ETD Guide/The Future/A vision of the future

Theses and dissertations represent a global source of information resulting from cutting edge research. While a proportion of this information is published in other forms much of the detail is not, and research emanating from lesser-known institutions, particularly in the developing countries, may be less likely to be published in mainstream journals. Creation of this information in electronic form making it readily accessible via the Web through standard, ubiquitous and free software programs provides the key to dissemination of this information independent of the source of the research. The ETD initiatives to date have proven that electronic theses and dissertations can be created using relatively low technology at a cost, which would be within the reach of most institutions. Portable packages have been developed which eliminate the majority of the developmental work required. The point has been reached where all research institutions can technically establish their own ETD program.

Traditionally, theses and dissertations have been extremely underutilized sources of information due to their lack of physical availability. The development of ETDs provides the opportunity for theses and dissertations to be recognized as a basic channel for the dissemination of research findings and an essential resource in the discovery process. Therefore, the focus for the future needs to be to ensure optimal access to ETDs by information seekers. This in essence means ensuring that ETD metadata records are accessible through as many channels as possible and are retrieved as integral components of searches without the researcher necessarily specifying an ETD. Some ways of achieving this could be:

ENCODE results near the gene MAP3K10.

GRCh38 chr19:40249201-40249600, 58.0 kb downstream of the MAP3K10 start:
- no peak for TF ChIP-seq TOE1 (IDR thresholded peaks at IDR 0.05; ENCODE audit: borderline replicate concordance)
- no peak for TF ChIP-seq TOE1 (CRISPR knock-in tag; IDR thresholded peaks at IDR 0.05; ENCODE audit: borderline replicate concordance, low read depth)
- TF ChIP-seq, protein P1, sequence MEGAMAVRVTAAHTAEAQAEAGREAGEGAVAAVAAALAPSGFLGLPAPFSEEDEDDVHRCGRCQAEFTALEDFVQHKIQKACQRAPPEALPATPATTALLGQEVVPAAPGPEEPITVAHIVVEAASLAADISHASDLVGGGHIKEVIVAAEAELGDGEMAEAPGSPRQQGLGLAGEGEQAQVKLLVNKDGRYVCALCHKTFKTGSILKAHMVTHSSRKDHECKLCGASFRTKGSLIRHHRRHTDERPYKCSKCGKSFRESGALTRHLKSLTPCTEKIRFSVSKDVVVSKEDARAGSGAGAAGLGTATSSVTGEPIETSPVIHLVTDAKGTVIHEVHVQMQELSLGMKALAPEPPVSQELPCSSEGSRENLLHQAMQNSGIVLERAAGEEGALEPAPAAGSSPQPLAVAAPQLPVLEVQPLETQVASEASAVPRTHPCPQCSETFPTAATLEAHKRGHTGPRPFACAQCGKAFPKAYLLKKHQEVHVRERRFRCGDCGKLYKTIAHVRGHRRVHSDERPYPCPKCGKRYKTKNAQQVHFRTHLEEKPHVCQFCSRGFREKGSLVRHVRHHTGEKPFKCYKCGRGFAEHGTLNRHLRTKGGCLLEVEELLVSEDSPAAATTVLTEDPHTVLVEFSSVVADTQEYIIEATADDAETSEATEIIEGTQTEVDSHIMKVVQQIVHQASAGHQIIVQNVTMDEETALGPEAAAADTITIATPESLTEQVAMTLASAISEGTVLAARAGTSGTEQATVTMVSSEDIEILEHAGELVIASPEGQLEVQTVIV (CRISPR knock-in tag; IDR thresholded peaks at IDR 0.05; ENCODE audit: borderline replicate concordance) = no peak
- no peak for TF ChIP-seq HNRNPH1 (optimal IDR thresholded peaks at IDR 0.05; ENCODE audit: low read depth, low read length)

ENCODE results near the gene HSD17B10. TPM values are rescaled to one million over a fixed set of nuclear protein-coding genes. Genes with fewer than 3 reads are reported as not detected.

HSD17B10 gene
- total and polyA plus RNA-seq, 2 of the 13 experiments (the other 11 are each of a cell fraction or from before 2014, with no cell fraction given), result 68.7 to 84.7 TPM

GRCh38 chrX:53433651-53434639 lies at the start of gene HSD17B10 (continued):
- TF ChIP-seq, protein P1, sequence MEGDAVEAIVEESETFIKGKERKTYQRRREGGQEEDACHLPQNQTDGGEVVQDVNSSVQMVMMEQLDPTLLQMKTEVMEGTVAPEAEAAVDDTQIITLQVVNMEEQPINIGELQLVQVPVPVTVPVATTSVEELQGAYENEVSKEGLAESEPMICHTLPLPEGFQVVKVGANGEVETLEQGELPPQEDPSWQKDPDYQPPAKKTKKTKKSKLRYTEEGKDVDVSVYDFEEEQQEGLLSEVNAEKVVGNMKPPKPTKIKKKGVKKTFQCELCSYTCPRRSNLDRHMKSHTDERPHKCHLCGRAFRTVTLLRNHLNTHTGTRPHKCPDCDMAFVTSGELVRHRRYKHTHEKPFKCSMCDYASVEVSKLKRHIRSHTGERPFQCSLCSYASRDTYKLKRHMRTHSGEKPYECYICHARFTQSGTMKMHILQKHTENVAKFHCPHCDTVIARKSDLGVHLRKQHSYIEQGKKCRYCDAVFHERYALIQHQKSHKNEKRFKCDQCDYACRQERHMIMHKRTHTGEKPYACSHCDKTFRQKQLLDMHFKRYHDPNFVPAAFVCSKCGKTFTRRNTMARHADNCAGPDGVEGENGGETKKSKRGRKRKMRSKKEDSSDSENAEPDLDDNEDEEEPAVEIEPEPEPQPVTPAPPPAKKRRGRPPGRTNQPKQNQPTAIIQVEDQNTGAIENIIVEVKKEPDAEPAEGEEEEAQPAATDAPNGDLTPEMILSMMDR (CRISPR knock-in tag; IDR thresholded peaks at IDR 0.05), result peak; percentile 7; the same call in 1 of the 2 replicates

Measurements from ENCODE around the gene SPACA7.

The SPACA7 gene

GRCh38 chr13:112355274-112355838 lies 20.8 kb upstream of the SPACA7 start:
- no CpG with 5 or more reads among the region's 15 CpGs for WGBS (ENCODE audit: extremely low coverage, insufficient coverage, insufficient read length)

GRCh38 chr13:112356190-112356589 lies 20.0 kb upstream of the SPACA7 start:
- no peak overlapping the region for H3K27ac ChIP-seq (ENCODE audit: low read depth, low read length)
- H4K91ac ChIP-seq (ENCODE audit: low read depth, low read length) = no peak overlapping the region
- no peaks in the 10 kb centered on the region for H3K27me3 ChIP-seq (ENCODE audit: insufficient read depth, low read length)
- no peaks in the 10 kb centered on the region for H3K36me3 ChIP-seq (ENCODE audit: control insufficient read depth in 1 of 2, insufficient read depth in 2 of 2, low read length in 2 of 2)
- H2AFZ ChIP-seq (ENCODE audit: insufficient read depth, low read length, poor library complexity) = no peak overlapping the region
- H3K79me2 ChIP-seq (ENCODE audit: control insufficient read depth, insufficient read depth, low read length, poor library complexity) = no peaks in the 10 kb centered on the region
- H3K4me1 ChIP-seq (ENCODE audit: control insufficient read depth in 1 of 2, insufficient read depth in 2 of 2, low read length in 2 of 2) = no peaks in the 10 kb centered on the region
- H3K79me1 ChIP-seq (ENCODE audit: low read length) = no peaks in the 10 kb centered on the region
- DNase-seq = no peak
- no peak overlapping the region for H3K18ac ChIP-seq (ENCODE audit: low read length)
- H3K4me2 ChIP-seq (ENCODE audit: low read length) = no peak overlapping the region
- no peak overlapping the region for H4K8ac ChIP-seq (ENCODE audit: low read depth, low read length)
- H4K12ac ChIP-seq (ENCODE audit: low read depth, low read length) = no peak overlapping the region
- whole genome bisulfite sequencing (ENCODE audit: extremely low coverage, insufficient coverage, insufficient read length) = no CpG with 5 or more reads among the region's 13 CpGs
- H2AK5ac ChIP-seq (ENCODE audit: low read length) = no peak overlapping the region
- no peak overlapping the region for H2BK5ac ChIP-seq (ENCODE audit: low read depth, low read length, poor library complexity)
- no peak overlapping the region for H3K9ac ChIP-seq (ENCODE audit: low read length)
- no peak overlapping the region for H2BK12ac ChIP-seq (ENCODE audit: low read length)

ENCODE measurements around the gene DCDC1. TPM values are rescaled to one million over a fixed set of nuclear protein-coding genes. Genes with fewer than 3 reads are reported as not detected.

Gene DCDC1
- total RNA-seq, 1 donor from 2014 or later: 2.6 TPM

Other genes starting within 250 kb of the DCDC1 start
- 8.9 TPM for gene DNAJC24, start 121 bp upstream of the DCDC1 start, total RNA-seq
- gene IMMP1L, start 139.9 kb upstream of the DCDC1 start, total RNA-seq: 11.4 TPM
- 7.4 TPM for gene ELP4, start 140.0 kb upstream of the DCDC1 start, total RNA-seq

• Creation of a virtual union catalogue of ETD metadata through frequent regular harvesting of data from ETD sites which could be individual, regional or national
  • Integration of ETD metadata into general metadata repositories for electronic scholarly information
  • Ensuring search engines being established for other electronic scholarly information initiatives such as the Open Archives Initiative also search the ETD metadata repositories
  • Inclusion of ETD metadata in local library catalogues
  • Inclusion of ETD metadata in subject or form oriented databases

The development of ETD programs worldwide and the implementation of access structures have the potential to significantly enhance the opportunity for all researchers, independent of geographic and economic constraints, to make their contribution to the global research effort.

Work in all of these areas continues under development by NDLTD. Acting as agent for NDLTD, Virginia Tech is running a union catalog, drawing upon sites that support OAI. The result is accessible through Virginia Tech software as well as VTLS’s Virtua software.

With support from the USA’s National Science Foundation, Virginia Tech also is engaged in a number of research activities related to ETDs. These include matching efforts funded by DFG in Germany (in collection with Oldenburg U.) and by CONACyT in Mexico (with Puebla and Monterrey). These aim to promote mirroring (of metadata as well as regular data), high performance access, effective searching and browsing, visualization of results and of sites, and other advanced schemes.

It is hoped that all involved in the ETD efforts will assist, with a global perspective, so that all universities become involved, and ultimately all students submit an ETD, thus becoming better prepared to be a leader in the Information Age.